30 October, 2014
The National Motorcycle Museum is this weekend marking its recent 30th birthday in style. It is planning a massive party which should capture the imagination of motorcycle connoisseurs of all ages.
And Saturday’s (November 1) ‘Museum Live’ is an open day in which bike fans are invited to see the NMM’s show-stopping collection free of charge - as a thanks to everyone who has supported it.
But first …
As an appetite-wetter for the main event, Steve Parrish is kicking off the weekend with an evening of anecdotes on Friday.
Parish brings his latest M.A.D. tour to the Bickenhill, Solihull venue with outrageousness guaranteed.
The motorcycle ace turned motorsport TV commentator used to be the legendary Barry Sheene’s Suzuki team-mate, finishing fifth in 1977’s 500cc world championships.
Oh, and the initials M.A.D? They stand for My Adolescent Dad.
6 reasons to go to ‘Museum Live’:
- You can win a £35,000 classic bike: there’s still time to win a magnificent Vincent Rapide for the price of a £2 ticket.
The lucky winner of this 1951 Series C beauty will be drawn on the day.
- Wheelie great: you can try your hand at a huge wheelie, courtesy of a special simulator.
- Celebrity book signings: Norman Hyde, Ken Sprayson and Phil Read will be among the big names signing book copies.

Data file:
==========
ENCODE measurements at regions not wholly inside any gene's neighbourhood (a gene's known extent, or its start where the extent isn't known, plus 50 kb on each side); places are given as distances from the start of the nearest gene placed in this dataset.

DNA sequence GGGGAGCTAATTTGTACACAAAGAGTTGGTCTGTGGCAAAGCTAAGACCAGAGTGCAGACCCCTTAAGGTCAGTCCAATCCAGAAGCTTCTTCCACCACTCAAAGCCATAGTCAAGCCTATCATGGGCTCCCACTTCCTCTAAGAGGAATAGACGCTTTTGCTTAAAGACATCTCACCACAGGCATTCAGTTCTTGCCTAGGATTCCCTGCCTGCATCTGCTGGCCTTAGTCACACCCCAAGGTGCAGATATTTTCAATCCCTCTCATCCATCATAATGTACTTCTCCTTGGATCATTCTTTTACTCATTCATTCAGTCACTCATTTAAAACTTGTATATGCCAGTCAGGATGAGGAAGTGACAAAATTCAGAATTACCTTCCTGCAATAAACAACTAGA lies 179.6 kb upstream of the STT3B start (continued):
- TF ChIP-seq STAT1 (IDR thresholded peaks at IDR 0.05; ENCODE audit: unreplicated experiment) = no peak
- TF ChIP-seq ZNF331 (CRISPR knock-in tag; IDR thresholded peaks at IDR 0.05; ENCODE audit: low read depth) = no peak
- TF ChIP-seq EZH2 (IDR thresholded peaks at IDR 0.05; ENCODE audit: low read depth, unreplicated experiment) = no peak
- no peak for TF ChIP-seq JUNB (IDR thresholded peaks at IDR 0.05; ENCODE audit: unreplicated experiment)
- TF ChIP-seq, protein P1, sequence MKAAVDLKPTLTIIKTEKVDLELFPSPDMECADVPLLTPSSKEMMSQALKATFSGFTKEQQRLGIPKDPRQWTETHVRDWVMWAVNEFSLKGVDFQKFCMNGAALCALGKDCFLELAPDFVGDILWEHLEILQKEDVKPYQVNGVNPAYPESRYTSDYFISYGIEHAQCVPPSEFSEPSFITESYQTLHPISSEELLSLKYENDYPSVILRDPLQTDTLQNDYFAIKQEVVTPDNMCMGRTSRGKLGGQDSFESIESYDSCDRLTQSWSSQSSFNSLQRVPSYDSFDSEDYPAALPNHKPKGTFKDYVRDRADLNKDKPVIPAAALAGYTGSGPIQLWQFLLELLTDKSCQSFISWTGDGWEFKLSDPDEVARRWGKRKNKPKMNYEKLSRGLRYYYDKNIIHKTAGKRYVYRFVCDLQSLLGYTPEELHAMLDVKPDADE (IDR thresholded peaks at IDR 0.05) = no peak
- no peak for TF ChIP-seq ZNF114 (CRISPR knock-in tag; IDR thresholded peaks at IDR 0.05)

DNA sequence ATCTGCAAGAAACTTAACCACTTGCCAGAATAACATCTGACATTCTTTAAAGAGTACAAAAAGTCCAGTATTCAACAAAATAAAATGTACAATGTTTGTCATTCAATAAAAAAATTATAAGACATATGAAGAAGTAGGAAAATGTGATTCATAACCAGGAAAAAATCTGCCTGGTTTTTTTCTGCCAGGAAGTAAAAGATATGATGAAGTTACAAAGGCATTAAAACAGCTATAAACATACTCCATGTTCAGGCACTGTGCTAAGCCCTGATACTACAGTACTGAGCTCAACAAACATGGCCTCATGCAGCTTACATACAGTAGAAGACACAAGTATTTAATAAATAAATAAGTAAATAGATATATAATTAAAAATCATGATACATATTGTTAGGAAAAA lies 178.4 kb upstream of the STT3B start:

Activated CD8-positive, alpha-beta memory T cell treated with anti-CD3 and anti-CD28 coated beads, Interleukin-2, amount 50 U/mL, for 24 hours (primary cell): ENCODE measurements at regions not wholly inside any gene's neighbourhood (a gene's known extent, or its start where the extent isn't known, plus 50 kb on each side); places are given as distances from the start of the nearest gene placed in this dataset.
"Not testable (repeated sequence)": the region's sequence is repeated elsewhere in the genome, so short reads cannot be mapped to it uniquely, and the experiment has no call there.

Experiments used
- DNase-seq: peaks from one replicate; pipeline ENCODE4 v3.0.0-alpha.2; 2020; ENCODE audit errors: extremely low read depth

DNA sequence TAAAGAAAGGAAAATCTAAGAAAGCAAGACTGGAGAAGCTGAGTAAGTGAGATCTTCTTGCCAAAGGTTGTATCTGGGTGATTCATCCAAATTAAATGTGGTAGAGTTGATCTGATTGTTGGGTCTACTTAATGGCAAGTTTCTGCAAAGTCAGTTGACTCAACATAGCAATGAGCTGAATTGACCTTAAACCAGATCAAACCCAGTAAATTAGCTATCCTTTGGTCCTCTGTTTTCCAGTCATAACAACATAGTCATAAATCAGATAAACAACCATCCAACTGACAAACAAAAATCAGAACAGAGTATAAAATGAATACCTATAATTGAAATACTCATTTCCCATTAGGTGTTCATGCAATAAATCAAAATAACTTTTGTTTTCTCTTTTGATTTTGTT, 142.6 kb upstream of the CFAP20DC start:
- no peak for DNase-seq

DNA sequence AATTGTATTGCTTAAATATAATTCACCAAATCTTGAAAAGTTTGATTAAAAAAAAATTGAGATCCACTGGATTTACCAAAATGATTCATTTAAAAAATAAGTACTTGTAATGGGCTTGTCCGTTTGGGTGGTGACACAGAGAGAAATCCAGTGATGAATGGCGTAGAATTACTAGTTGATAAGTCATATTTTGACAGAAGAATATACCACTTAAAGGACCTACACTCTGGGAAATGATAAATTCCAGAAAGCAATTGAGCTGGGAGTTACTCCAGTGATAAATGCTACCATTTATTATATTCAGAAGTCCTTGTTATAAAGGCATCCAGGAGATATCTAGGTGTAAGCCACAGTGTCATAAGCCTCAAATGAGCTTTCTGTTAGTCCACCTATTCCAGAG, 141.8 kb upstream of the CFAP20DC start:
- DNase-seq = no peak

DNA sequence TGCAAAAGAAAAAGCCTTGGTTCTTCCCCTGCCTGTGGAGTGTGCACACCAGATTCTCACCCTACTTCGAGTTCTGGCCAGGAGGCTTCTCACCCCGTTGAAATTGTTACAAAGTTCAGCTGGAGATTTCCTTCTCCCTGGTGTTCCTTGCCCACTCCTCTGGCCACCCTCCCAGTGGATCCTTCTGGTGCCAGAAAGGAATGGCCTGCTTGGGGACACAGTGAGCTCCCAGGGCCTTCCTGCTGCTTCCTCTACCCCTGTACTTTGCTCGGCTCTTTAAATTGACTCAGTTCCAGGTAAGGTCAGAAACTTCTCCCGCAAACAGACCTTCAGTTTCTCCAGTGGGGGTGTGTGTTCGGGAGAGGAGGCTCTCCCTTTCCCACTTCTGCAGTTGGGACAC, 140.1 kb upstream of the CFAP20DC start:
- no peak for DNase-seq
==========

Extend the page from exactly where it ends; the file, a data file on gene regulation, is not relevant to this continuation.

- Stage stars plus live race motorcycle fire-ups: these fall into four categories featuring the above names plus the likes of Stuart Garner and John Woodward. Themes featured are TT machines, Nortons (750 racers, NVT Challenge and Rotary years) and Slippery Sam.
- Say “cheese”: this is your chance to have your photograph taken astride an iconic Norton.
- Sample a bike: pre-booking is recommended for this training in a controlled setting by emailing firstname.lastname@example.org or ringing 0121 328 9906.
As if all this isn’t enough, there’s also an indoor autojumble, free tours, and trade displays including some of the trade’s biggest names, such as Norton Motorcycles.
About the venue
The award-winning Coventry Road museum hosts over 650 machines, making it the world’s biggest motorcycle museum.
The venue attracts about 250,000 visitors each year. It’s fab for younger generations wishing to study the golden era of motorcycling (the 1930s to the 1960s), while older visitors can immerse themselves in nostalgia.
Admission prices range from £6.95 for senior citizens and children (5-16) to £8.95 for adults and £24.95 for families. But you can get in free this Saturday.